Anxiety advice for parents and caregivers
With the ongoing COVID-19 pandemic, children are facing additional stress related to school, lack of sports and interaction with peers, and many new routines. Managing the stress and anxiety of so much change looks different for each child within each family.
The HSHS Illinois hospitals including HSHS St. John’s Hospital in Springfield; HSHS St. Mary’s Hospital in Decatur; HSHS St. Francis Hospital in Litchfield; HSHS Good Shepherd Hospital in Shelbyville; HSHS St. Elizabeth’s Hospital in O’Fallon; HSHS St. Anthony’s Memorial Hospital in Effingham; HSHS Holy Family Hospital in Greenville, and HSHS St. Joseph’s Hospitals in Breese and Highland want to offer advice for parents and caregivers in navigating stress and anxiety in children.
Dr. Guy Venuti, HSHS Medical Group pediatrician, emphasizes the importance of making sure children are appropriately handling stress.
“Kids may not be capable of expressing their feelings or knowing the right words to describe how they’re feeling, so it’s really important to get to their level and ask questions they will know how to answer,” he says.
Examples of those questions include, “Tell me what was good and what was bad about your day today,” and “What kinds of things are you worried about right now?”
The American Psychological Association (APA) offers the following tips to recognize if children may be experiencing stress or anxiety:
- Withdrawal from things the child usually enjoys;
- Trouble falling or staying asleep;
- Unexpected abdominal pain or headaches;
- Extreme mood swings;
- Development of a nervous habit, such as nail-biting.
- Parents can actively help kids and adolescents manage stress by:
- Start the conversation to let kids know you care about what’s happening in their lives;
- Notice times when kids are most likely to talk — for example, in the car or before bed.
- Stop what you’re doing and listen carefully when a child begins to open up about their feelings or thoughts;
- Let kids complete their point before you respond;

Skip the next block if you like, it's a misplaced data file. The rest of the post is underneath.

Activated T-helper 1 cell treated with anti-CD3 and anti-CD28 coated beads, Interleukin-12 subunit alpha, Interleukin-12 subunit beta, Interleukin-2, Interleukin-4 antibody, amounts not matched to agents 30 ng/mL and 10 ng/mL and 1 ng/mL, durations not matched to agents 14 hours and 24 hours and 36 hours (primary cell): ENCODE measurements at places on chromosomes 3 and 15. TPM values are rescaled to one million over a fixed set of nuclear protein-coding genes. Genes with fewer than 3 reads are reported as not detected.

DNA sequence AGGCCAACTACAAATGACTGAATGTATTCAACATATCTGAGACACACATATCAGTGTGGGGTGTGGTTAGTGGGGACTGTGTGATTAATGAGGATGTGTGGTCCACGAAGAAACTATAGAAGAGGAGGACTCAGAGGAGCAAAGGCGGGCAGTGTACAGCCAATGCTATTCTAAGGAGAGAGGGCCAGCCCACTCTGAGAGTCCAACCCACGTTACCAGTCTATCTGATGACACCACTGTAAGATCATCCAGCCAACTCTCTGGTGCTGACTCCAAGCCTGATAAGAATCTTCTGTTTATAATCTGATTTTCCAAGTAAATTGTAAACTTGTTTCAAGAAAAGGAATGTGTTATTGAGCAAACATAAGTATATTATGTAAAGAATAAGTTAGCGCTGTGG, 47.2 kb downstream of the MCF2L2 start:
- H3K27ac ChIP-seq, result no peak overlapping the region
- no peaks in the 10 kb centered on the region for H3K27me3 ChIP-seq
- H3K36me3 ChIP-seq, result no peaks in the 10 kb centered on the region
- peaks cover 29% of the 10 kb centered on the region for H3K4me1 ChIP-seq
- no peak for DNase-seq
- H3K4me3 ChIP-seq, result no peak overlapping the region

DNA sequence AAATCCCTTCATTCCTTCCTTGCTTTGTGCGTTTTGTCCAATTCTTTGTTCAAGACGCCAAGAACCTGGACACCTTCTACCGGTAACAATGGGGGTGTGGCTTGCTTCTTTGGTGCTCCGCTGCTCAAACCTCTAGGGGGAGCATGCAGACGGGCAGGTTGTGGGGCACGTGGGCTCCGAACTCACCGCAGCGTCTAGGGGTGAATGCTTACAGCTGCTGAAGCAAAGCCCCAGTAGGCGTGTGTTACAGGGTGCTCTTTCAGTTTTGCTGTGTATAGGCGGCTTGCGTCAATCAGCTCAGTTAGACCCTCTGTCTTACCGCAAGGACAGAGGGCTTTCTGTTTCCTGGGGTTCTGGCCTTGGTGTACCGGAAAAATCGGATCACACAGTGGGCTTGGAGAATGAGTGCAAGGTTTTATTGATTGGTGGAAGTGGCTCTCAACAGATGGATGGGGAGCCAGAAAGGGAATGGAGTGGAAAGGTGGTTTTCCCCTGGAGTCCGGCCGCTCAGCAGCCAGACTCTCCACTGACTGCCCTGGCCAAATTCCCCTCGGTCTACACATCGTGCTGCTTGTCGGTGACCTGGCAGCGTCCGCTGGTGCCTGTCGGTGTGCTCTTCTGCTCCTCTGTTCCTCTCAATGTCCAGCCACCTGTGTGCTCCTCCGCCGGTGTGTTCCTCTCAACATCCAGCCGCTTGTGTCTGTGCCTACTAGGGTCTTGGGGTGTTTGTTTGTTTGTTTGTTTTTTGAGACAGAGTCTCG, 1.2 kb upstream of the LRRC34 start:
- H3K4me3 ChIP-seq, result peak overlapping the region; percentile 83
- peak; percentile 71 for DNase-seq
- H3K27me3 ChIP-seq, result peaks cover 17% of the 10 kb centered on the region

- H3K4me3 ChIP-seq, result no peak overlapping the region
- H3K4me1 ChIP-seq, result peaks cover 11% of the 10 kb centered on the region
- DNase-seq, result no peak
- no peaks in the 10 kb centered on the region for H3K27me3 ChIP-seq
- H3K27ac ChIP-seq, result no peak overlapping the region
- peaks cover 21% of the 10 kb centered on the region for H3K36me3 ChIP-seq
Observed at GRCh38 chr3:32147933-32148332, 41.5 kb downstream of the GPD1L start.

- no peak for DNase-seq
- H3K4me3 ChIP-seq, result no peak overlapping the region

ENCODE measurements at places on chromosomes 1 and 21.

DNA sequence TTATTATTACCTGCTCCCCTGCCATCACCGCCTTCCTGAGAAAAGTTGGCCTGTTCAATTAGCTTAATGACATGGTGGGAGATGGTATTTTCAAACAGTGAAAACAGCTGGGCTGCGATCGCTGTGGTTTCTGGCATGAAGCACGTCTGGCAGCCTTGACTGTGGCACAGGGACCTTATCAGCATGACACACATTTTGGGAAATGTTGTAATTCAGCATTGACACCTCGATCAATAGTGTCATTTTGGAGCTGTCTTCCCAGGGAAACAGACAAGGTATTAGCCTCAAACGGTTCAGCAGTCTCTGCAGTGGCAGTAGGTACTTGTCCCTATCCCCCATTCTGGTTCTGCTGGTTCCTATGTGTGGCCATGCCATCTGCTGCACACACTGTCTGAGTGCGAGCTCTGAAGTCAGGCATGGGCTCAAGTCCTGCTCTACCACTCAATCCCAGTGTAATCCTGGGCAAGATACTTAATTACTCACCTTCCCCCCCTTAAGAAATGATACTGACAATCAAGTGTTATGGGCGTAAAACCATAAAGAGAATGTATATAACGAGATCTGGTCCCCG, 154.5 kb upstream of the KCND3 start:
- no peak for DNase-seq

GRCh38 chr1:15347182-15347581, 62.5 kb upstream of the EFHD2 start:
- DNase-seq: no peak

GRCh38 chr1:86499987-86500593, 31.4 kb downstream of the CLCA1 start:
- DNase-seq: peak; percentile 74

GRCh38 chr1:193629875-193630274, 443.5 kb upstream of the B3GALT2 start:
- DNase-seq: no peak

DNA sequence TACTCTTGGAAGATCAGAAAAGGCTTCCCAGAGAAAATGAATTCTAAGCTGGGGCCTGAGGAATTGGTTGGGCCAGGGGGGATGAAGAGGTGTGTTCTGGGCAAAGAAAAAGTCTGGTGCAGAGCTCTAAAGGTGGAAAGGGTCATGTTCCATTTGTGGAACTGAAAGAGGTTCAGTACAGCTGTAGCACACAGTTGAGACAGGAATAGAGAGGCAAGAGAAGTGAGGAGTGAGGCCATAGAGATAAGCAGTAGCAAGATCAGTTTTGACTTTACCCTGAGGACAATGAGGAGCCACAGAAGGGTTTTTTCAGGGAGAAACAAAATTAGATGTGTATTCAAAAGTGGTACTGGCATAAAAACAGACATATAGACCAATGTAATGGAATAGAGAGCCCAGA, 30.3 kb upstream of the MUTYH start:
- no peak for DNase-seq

- Listen to their point of view even if it’s difficult to hear.
- Resist arguing about who is right. Instead say “I know you disagree with me, but this is what I think.”
- Express your opinion without minimizing theirs — acknowledge that it’s healthy to disagree sometimes;
- Focus on kids’ feelings rather than your own during conversation;
- Soften strong reactions, as kids will tune you out if you appear angry, defensive or judgmental;
- Word swap: say “and” instead of “but”; say “could” instead of “should”; say “aren’t going to” instead of “can’t”; say “sometimes” instead of “never” or “always.”
- Model the behavior you want children to follow in how they manage anger, solve problems and work through difficult feelings. Kids learn by watching their parents.
- Don’t feel you have to step in each time kids make what you may consider a bad decision, unless the consequences may be dangerous. Kids learn from making their own choices.
- Pay attention to how children play, the words they use or the activities they engage in. Young children may express their feelings of stress during play time when they feel free to be themselves.
- It is important to explain difficult topics in sentences and even individual words kids will understand. For little kids it might mean saying simple things like, “We love you and we are here to keep you safe.” For adolescents, it’s important to be honest and up front about difficult topics and then give them a little space to process the information and ask questions when they’re ready.
Call your child’s or adolescent’s health care provider if stress begins to interfere with his or her daily activities for several days in a row.